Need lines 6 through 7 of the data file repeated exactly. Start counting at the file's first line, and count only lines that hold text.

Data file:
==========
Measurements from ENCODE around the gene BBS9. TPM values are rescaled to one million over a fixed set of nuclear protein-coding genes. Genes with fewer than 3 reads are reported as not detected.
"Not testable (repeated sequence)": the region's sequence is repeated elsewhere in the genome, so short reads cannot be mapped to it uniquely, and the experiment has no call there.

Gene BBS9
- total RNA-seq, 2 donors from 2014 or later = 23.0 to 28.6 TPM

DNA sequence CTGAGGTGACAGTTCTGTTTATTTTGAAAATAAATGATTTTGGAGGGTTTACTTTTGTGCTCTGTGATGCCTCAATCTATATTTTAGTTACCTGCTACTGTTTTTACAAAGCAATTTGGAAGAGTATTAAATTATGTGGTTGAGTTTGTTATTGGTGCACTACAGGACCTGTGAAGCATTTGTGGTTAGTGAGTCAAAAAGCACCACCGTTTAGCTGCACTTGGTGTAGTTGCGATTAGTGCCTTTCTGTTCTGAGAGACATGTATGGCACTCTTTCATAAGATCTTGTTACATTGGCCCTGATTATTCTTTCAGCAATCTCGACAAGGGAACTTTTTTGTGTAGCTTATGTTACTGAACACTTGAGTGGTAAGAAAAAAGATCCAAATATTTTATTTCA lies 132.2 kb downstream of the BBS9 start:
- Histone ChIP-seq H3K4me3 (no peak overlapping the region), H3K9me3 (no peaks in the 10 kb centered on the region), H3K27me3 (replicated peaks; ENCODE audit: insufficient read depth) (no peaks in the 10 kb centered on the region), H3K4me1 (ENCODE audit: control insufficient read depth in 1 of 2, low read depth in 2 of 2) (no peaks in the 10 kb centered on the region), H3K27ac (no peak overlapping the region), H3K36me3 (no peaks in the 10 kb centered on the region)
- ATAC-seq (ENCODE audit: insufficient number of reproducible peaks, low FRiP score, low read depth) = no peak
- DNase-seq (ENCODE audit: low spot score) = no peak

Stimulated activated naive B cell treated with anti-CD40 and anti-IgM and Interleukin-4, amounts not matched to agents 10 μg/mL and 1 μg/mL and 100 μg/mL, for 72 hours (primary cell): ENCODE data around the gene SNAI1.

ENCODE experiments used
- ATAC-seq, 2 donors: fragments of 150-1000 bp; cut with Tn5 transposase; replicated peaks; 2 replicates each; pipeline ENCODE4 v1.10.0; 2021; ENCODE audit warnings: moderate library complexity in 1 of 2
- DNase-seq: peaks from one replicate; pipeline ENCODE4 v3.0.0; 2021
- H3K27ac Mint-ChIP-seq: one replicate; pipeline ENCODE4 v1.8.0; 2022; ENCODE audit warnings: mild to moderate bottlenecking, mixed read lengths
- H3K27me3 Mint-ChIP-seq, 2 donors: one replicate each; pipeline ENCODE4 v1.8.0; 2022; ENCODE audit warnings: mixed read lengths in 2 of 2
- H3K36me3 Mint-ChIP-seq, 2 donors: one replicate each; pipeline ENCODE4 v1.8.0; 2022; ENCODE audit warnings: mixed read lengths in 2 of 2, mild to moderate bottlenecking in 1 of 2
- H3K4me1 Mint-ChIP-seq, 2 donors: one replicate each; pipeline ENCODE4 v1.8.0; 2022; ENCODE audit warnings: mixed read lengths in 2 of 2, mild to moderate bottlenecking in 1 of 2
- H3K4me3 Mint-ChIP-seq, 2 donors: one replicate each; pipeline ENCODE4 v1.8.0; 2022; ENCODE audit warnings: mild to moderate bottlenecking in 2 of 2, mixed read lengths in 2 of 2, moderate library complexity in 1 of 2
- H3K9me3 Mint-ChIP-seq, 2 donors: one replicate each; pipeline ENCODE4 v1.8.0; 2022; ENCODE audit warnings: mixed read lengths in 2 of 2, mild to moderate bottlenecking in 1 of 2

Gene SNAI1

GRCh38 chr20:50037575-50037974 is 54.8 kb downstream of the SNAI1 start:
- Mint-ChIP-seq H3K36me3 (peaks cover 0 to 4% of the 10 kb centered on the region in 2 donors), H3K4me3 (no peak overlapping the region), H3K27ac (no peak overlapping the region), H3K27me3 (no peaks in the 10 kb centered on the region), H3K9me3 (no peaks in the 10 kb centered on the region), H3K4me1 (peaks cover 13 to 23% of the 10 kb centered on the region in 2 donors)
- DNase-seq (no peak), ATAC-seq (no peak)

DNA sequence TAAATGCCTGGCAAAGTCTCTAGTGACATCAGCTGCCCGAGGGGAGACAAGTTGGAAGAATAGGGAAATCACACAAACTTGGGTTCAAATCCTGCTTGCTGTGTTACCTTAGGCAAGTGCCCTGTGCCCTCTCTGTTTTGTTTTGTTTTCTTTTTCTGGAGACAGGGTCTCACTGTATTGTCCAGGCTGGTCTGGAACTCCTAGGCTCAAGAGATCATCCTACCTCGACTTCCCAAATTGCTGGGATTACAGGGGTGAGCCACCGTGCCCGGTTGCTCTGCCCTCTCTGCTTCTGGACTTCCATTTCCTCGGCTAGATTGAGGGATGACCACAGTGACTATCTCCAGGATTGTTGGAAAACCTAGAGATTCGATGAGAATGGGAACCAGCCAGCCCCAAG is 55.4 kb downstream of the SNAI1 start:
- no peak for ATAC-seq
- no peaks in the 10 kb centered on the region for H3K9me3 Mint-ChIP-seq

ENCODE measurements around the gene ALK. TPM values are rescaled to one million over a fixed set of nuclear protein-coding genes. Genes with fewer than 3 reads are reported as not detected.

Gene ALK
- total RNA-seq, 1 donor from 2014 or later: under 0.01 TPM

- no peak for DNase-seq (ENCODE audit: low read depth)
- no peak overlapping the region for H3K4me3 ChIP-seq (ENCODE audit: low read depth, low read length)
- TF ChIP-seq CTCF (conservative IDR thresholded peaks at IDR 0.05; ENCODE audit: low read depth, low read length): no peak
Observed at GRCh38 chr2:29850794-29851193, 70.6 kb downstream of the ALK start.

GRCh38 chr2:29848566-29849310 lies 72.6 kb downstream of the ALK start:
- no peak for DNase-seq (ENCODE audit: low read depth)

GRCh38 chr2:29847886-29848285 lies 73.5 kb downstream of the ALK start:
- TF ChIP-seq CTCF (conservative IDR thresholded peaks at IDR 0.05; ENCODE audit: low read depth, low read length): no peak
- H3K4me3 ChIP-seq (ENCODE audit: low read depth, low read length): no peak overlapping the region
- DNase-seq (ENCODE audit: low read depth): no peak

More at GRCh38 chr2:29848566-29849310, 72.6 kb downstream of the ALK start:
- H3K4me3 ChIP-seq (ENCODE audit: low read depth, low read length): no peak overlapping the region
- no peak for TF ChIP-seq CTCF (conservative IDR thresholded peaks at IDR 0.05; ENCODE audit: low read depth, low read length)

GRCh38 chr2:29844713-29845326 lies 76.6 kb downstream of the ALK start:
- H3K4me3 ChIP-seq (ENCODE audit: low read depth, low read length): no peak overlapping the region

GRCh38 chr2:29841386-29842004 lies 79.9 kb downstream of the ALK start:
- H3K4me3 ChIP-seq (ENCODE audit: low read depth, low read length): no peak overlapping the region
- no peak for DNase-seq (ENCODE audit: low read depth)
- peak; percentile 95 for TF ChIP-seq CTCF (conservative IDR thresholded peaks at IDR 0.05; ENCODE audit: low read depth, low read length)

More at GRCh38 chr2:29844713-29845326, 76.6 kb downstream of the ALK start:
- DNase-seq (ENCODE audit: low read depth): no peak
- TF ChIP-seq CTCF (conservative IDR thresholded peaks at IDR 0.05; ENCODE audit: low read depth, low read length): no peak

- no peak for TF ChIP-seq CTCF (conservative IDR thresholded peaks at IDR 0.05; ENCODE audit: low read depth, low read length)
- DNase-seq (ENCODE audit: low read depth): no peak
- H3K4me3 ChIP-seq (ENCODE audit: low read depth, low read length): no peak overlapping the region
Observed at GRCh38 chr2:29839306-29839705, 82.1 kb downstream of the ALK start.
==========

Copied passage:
- Histone ChIP-seq H3K4me3 (no peak overlapping the region), H3K9me3 (no peaks in the 10 kb centered on the region), H3K27me3 (replicated peaks; ENCODE audit: insufficient read depth) (no peaks in the 10 kb centered on the region), H3K4me1 (ENCODE audit: control insufficient read depth in 1 of 2, low read depth in 2 of 2) (no peaks in the 10 kb centered on the region), H3K27ac (no peak overlapping the region), H3K36me3 (no peaks in the 10 kb centered on the region)
- ATAC-seq (ENCODE audit: insufficient number of reproducible peaks, low FRiP score, low read depth) = no peak